Housing is the basic need of every individual. While some have a house in their name, others live in rented properties and pay rent, every month, for accommodation. Since housing is a basic need and the rental income eats into the income of an individual, the Income Tax Act, 1961 introduced the concept of House Rent Allowance (HRA) wherein you can claim tax benefits for the rental expense that you incur on accommodation. Let’s have a look at what HRA is all about.
What is House Rent Allowance?
House Rent Allowance, or HRA as it is popularly called, is an allowance that an employer pays to his employees who live in rented accommodations. HRA forms a part of employee compensation for salaried individuals. Moreover, it is also a tax-exempt allowance wherein employees are allowed to claim exemption on the allowance that they receive from their employers for their rental expenses. In other words, the HRA paid by the employer is considered to be a basic component of employee compensation which can be used by employees to lower their taxable salary income.
HRA exemption in income tax for salaried individuals
The tax exemption that salaried individuals can claim on the HRA that they receive from their employers is laid down under Section 10-13A of the Income Tax Act, 1961. According to the provisions of the section, the lowest of the following amounts would be allowed as an exemption for salaried individuals –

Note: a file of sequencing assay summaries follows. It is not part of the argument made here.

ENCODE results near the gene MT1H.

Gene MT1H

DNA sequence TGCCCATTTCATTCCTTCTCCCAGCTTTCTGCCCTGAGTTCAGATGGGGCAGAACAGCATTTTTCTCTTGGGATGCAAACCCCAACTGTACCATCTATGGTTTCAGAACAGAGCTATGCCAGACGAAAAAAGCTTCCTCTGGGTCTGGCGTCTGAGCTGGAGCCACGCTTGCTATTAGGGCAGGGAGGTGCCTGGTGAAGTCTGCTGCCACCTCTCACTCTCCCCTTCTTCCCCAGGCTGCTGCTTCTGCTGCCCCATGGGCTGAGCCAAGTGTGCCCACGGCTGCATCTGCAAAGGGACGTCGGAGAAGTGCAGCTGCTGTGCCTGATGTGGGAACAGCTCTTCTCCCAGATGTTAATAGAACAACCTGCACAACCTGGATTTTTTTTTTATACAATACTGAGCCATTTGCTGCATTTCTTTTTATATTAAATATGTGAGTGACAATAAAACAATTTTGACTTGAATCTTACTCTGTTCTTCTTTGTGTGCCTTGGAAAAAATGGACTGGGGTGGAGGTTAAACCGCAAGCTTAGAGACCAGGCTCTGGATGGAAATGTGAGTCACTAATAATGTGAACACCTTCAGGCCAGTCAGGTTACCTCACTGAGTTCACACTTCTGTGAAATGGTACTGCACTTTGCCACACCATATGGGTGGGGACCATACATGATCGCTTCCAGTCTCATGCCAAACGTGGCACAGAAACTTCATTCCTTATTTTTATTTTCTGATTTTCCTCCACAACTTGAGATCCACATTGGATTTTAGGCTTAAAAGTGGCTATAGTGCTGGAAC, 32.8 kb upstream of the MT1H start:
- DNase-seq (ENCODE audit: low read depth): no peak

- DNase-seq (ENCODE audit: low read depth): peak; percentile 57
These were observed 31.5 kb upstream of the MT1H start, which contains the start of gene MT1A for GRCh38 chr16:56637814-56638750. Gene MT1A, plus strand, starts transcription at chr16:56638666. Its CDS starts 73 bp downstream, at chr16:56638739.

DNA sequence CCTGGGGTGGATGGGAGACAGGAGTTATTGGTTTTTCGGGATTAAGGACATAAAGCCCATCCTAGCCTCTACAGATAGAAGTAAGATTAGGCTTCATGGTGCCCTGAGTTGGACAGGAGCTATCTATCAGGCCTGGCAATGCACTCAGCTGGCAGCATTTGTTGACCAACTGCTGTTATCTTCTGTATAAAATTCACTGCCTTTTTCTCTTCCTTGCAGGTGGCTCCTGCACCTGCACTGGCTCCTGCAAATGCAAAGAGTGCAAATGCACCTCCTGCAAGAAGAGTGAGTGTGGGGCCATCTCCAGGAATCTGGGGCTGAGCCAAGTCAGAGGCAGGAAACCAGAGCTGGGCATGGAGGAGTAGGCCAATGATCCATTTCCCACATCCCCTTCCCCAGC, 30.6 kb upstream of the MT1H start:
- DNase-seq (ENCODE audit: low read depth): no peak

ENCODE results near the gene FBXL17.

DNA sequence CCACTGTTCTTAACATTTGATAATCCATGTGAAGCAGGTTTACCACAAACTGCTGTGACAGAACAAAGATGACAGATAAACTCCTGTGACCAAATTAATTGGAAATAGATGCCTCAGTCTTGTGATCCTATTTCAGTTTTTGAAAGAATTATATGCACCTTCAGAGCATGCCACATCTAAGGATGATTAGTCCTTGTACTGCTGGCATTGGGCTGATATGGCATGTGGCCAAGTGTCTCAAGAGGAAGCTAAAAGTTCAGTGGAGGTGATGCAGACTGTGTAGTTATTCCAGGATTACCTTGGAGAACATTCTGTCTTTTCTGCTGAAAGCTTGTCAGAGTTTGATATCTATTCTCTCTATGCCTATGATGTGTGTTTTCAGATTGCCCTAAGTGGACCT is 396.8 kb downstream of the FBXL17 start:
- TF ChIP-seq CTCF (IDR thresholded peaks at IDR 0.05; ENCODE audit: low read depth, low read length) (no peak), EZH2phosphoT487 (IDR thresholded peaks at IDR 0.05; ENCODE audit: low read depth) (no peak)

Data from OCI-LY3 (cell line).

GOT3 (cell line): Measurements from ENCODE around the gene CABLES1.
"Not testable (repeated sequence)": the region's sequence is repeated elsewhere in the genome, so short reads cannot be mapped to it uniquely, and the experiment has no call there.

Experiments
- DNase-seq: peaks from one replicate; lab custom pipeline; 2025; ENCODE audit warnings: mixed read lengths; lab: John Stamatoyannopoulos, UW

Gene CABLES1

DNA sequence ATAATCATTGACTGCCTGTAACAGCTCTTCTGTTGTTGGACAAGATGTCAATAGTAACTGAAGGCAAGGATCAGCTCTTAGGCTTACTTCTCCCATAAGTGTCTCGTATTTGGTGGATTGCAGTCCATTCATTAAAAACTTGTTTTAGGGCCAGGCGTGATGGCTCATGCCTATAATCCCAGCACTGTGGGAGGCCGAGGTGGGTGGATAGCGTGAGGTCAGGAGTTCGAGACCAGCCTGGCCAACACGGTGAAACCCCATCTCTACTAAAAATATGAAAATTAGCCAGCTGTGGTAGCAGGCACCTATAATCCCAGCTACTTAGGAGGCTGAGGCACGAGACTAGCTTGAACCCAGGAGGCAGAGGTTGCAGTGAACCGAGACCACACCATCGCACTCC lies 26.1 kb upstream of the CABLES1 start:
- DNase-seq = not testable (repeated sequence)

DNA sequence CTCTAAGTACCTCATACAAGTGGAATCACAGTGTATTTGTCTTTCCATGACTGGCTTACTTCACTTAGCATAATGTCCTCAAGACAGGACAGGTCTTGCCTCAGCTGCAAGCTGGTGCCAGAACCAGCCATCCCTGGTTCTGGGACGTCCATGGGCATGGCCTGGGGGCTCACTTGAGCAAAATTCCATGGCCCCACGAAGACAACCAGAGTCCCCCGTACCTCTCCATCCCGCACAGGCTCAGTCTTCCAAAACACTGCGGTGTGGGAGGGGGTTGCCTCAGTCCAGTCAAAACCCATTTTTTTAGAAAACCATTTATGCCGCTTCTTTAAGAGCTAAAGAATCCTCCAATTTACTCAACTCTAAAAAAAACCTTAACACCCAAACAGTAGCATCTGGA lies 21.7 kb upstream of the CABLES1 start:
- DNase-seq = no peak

- Actual amount of HRA received from the employer
- 50% of the basic salary (including Dearness Allowance) if you live in a metropolitan city. If you don’t live in a metropolitan city, the rate reduces to 40% of the basic salary (including Dearness Allowance)
- Rent paid – 10% of the basic salary (including Dearness Allowance)
For example, if your basic salary (including Dearness Allowance) is INR 50,000/month, you receive a HRA of INR 12,000/month and the actual rent paid is Rs.15,000/month, the exemption that you would be allowed to claim would be calculated as follows –
Actual HRA received
50% of your basic salary (assuming you live in Mumbai)
50% of 50,000 = INR 25,000
Rent paid – 10% of basic salary
15,000 – 10% of 50,000
= 15,000 – 5000
HRA exemption available (lowest of the three)
You would, thus, be able to avail of an exemption of INR 1.2 lakhs every financial year.
Claiming HRA exemption when rent exceeds INR 1 lakh
If the aggregate annual rent that you pay exceeds INR 1 lakh, you can claim HRA exemption. However, in such cases, you would have to furnish a copy of your landlord’s PAN card to claim the exemption. So, besides the rent receipts, that serve as proof of rent, the landlord’s PAN card copy would have to be submitted to claim HRA exemptions failing which the exemption would not be allowed.
HRA exemption in income tax for self-employed and other employees
If you live in rented accommodation and you are –
- A self-employed individual, or
- Salaried individual but your employer does not offer HRA as a part of your salary component
Then also you can claim a house rent deduction in income tax. However, in such cases, HRA deduction would be allowed under the provisions of Section 80GG and not under Section 10-13A. Moreover, the eligible amount for HRA deduction would also be different. It would be the lowest of the following –
- INR 5000/month
- 25% of adjusted total income